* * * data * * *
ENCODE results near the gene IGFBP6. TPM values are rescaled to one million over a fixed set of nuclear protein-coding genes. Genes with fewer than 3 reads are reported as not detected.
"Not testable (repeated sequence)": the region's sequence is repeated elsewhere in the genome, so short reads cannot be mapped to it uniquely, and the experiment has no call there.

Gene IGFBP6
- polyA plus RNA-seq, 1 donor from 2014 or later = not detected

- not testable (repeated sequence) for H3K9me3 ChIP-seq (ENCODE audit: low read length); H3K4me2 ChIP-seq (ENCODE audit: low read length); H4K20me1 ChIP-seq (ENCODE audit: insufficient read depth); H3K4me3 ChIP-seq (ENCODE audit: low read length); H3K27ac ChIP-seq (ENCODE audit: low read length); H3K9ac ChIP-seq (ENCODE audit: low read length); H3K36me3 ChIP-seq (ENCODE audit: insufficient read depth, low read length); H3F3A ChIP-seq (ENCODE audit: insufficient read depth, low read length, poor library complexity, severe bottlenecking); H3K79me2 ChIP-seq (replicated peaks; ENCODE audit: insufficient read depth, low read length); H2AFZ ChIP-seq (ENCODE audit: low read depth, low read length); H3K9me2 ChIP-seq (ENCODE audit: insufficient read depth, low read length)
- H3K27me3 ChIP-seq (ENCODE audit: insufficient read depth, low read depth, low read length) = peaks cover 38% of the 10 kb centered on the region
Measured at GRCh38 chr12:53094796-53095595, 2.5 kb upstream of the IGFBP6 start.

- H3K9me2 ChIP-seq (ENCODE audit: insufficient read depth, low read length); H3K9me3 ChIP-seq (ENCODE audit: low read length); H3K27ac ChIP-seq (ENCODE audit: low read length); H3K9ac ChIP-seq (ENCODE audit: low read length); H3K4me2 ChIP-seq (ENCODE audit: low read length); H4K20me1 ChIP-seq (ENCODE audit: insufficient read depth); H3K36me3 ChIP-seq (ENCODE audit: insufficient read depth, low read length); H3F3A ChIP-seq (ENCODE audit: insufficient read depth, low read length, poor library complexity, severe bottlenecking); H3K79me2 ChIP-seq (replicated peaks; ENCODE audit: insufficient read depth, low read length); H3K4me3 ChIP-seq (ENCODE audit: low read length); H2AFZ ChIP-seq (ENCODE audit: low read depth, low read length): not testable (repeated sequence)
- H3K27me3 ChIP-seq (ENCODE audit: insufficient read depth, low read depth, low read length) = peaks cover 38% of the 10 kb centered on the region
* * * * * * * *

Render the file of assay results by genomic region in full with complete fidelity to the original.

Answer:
ENCODE results near the gene IGFBP6. TPM values are rescaled to one million over a fixed set of nuclear protein-coding genes. Genes with fewer than 3 reads are reported as not detected.
"Not testable (repeated sequence)": the region's sequence is repeated elsewhere in the genome, so short reads cannot be mapped to it uniquely, and the experiment has no call there.

Gene IGFBP6
- polyA plus RNA-seq, 1 donor from 2014 or later = not detected

- not testable (repeated sequence) for H3K9me3 ChIP-seq (ENCODE audit: low read length); H3K4me2 ChIP-seq (ENCODE audit: low read length); H4K20me1 ChIP-seq (ENCODE audit: insufficient read depth); H3K4me3 ChIP-seq (ENCODE audit: low read length); H3K27ac ChIP-seq (ENCODE audit: low read length); H3K9ac ChIP-seq (ENCODE audit: low read length); H3K36me3 ChIP-seq (ENCODE audit: insufficient read depth, low read length); H3F3A ChIP-seq (ENCODE audit: insufficient read depth, low read length, poor library complexity, severe bottlenecking); H3K79me2 ChIP-seq (replicated peaks; ENCODE audit: insufficient read depth, low read length); H2AFZ ChIP-seq (ENCODE audit: low read depth, low read length); H3K9me2 ChIP-seq (ENCODE audit: insufficient read depth, low read length)
- H3K27me3 ChIP-seq (ENCODE audit: insufficient read depth, low read depth, low read length) = peaks cover 38% of the 10 kb centered on the region
Measured at GRCh38 chr12:53094796-53095595, 2.5 kb upstream of the IGFBP6 start.

- H3K9me2 ChIP-seq (ENCODE audit: insufficient read depth, low read length); H3K9me3 ChIP-seq (ENCODE audit: low read length); H3K27ac ChIP-seq (ENCODE audit: low read length); H3K9ac ChIP-seq (ENCODE audit: low read length); H3K4me2 ChIP-seq (ENCODE audit: low read length); H4K20me1 ChIP-seq (ENCODE audit: insufficient read depth); H3K36me3 ChIP-seq (ENCODE audit: insufficient read depth, low read length); H3F3A ChIP-seq (ENCODE audit: insufficient read depth, low read length, poor library complexity, severe bottlenecking); H3K79me2 ChIP-seq (replicated peaks; ENCODE audit: insufficient read depth, low read length); H3K4me3 ChIP-seq (ENCODE audit: low read length); H2AFZ ChIP-seq (ENCODE audit: low read depth, low read length): not testable (repeated sequence)
- H3K27me3 ChIP-seq (ENCODE audit: insufficient read depth, low read depth, low read length) = peaks cover 38% of the 10 kb centered on the region